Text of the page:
Simona Halep picked up a racket at the age of four, then spent almost every day over the next two decades playing tennis because the sport gave her enjoyment. Enthralling fans was simply a by-product.
But when she went from being the hunter to the hunted, with millions of strangers suddenly willing her to win, the petite Romanian found herself unprepared for the weight of expectation.
"This is my first difficult period after two years (of playing at the top of the WTA Tour)," the world No. 3 told The Straits Times yesterday.
After a stellar 2014 that included a first Grand Slam final at the French Open and a career-high ranking of No. 2, she was unexpectedly eliminated early in Paris and at Wimbledon this year, falling to lower-ranked players in the second and first rounds respectively.
"Everyone now wants to beat you because you're at the top," she said. "I was in the same situation before. When I played against top players, it was like I had nothing to lose and I just wanted to show my best tennis."
PRESENTED BY SC GLOBAL
- When: Oct 23-Nov 1
- Where: Singapore Sports Hub
- Who: Top eight singles players and doubles teams of the season
- Tickets: Start from $16.90, from Sports Hub Tix
- Fringe festival
• Fan Zone:WTA player-fan engagements and tennis-themed activities
• Player practice sessions
• WTA Legends Classic: Former greats like Martina Navratilova and Arantxa Sanchez-Vicario will be competing
• WTARising Stars Tournament: Features emerging players from the region
• Ladies Day at the Tennis: Champagne brunch with WTAchief executive officer Stacey Allaster and Navratilova
• Singapore Tennis Evening at Marina Bay Sands: Gala event to celebrate the annual achievements of the Tour's best
Halep was in Singapore yesterday to help launch this year's BNP Paribas WTA Finals Singapore presented by SC Global. She was a finalist on her debut last year, losing to world No. 1 Serena Williams.
It was her meteoric rise to the top - Halep broke into the top 50 in 2012 but quickly went on to win six WTA titles in 2013, earning that year's Most Improved Player award - that gave her little time to adjust to the stratospheric pressures of being a top player.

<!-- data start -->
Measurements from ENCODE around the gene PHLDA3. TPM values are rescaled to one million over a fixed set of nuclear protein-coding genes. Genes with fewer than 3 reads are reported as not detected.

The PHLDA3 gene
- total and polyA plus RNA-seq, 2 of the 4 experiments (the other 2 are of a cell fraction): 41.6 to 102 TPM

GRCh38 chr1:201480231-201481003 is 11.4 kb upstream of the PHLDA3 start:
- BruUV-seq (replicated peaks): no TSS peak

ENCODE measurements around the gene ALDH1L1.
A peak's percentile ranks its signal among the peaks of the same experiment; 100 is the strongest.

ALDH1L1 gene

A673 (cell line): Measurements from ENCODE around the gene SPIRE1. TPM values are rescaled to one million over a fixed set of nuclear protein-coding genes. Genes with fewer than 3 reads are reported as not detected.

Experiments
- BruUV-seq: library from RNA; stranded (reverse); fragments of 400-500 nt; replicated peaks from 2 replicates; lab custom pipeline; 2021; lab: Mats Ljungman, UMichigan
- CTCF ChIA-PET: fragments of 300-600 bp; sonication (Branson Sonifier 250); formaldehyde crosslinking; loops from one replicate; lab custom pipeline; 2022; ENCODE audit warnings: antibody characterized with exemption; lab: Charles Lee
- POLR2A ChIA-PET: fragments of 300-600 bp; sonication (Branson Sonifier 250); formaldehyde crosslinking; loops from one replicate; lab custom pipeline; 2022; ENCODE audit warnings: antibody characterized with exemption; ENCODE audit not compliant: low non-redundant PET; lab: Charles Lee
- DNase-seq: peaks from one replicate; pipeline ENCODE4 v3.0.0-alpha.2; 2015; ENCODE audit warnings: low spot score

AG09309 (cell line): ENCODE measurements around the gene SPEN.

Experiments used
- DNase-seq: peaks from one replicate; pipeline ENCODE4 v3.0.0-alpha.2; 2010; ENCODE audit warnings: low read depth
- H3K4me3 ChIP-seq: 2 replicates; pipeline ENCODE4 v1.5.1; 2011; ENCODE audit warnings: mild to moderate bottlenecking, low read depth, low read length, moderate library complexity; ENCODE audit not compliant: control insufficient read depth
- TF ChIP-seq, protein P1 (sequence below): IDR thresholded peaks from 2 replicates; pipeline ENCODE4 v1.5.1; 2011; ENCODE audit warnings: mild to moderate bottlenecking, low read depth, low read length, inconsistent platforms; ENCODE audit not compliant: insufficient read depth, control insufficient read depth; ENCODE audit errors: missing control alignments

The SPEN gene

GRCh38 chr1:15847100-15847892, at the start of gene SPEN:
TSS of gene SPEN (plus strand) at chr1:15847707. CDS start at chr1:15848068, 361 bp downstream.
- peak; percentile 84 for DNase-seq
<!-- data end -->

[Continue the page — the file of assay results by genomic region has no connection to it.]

Said Halep: "Last year I (had) my biggest results at Grand Slams, (and) it's not easy to manage this when you're new there.
"I was a bit down. I started to ask myself what was happening and to be honest, I had no answers."
Naturally, her confidence took a hit. But what she did not see coming was the criticism that followed - even from her own countrymen.
Soon after her first-round loss to Slovakia's Jana Cepelova at Wimbledon, Halep admitted it was "difficult" to return to Romania.
She said yesterday: "If I lose two tournaments (it) doesn't mean I've lost everything. I was a little sad about everything, but we have to accept the negative and bad things - these things make us stronger."
Halep opted not to experiment with a change of racket or strings and maintains that her change of coaches - she parted ways with fellow Romanian Victor Ionita just before Wimbledon, having started the season with him - was not because of her results.
Instead, she decided to stick to what she knew - family, friends, and the familiarity of home. A two-week break in Romania and conversations with loved ones proved to be the balm she needed.
She said: "The biggest lesson I've learnt so far this season is that I don't have to think too much about pressure. I don't have to prove anything to anyone. I just have to enjoy myself on court, enjoy my tennis.
"I achieved my results because of this 'secret'. I just have to keep that in my mind. I don't want to be scared just because I lose a few matches. I just want to continue to believe in myself, and just play tennis. I think I'll be okay."